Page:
Russia’s oil rebate to India shrinks to $4, delivery cost remains unclear

Shipping costs of US$11-19 per barrel from Russian ports to India – some for the 100+ tankers reportedly acquired by Russian actors for a shadow fleet – are higher than prices for comparable distances such as one Journey from the Persian Gulf to India Rotterdam.

After Moscow’s invasion of Ukraine last February, Russian oil was sanctioned and shunned by European buyers and some in Asia, such as Japan.

This caused Russian Ural crude to trade at a discount to Brent crude (the global benchmark). However, the discount on Russia’s Ural grade value has narrowed to nearly $4 a barrel from a level of around $30 a barrel in the middle of last year, sources said.

Indian refiners, which convert underground crude oil into finished products such as gasoline and diesel, are now the biggest buyers of Russian oil as Chinese imports have reached their limit due to massive electrification of vehicles and demand problems in an unstable economy.

Indian refiners increased their purchases to 44% from less than 2% of their total pre-Ukraine war purchases to secure reduced oil.

However, these rebates have declined as companies such as state-controlled companies such as Indian Oil Corporation (IOC), Hindustan Petroleum Corporation Ltd, Bharat Petroleum Corporation Ltd (BPCL), Mangalore Refinery and Petrochemicals Ltd and HPCL-Mittal Energy Ltd, as well as private companies, have become increasingly affected The Reliance Industries Ltd and Nayara Energy Ltd refiners continue to negotiate contracts with Russia separately.

The rebates could have been higher had state-controlled entities, which account for about 60% of the 2 million barrels a day of Russian oil flowing into India, negotiated together, sources said.

“Chinese demand has peaked and Europe is not buying sea crude from Russia. Thus, India remains the only destination with a growing appetite. And if they (the refiners) had negotiated together, bigger rebates could have been achieved,” a source said.

Keep in mind that IOC is the only company that has a term or fixed volume contract. Other refiners continue to buy on a tender basis.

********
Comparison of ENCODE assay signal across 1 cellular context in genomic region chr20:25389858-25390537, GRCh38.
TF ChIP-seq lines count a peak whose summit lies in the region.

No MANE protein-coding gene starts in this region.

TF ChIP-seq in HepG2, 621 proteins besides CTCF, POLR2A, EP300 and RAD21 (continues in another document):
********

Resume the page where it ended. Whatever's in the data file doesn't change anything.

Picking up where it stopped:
Before Russia’s invasion of Ukraine last February, India was a small importer of Russian crude, buying about 44,500 barrels per day (bpd) in the 12 months ended February 2022.

India’s purchases of sea crude from Russia exceeded China’s purchases a few months ago. According to sources, Indian refiners are buying crude oil from Russia on a delivery basis, charging Moscow to arrange transportation and insurance.

While oil bills are at or slightly under $60 a barrel, the shipping costs and insurance billed are based on quotes Russia receives from three not-so-well-known agencies that cannot be independently assessed and remain opaque , they said.

The actual selling price for Urals crude is around $70-$75 a barrel, which would allow a large chunk of Russia’s oil revenues to go to the three shadow agencies, they said.

The G7 imposed a price cap of $60 a barrel on Russian oil from December 2022 to limit Moscow’s ability to fund its war in Ukraine.

The price cap meant that companies based in the coalition countries could only continue to provide maritime services for the transport of oil if that oil sold at or below the price cap. Companies based in coalition countries have historically accounted for around 90 percent of the market for relevant marine insurance products and reinsurance.

To obtain ships and insurance, Russia uses an oil price of $60 or less in the bill and bills buyers for shipping and insurance based on quotes obtained from the three agencies, sources said.

By 2022, the Baltic Exchange, a clearing house for the London shipping industry, listed two standardized indicators, TD6 and TD17, which served as benchmarks for shipping costs.

But since the end of 2022, Russian crude oil is no longer sold in Rotterdam and Augusta and the Baltic Exchange has delisted TD17 and changed the TD6 indicator so that it is not necessarily applicable to Russian cargoes.

In addition, other tankers are booked on a time charter basis, which also makes the costs of a single voyage non-transparent. These tankers are not booked through Baltic Exchange shipping brokers, so information on actual costs is lacking, they added.

The share of Russian oil vessels insured in the EU, G7 countries or Norway was 46.3 percent in May, compared to 78 percent in February last year. These countries continue to provide tankers to transport Russian oil.

More than 28% of oil tankers transporting Russian oil came from the EU, the G7 countries or Norway in May 2023, compared to 58% in the pre-war period. Tankers registered in the United Arab Emirates make up 37% (13.4% in the pre-war period) and 12.3% come from China including Hong Kong. The origin of the remaining 22% is unknown.

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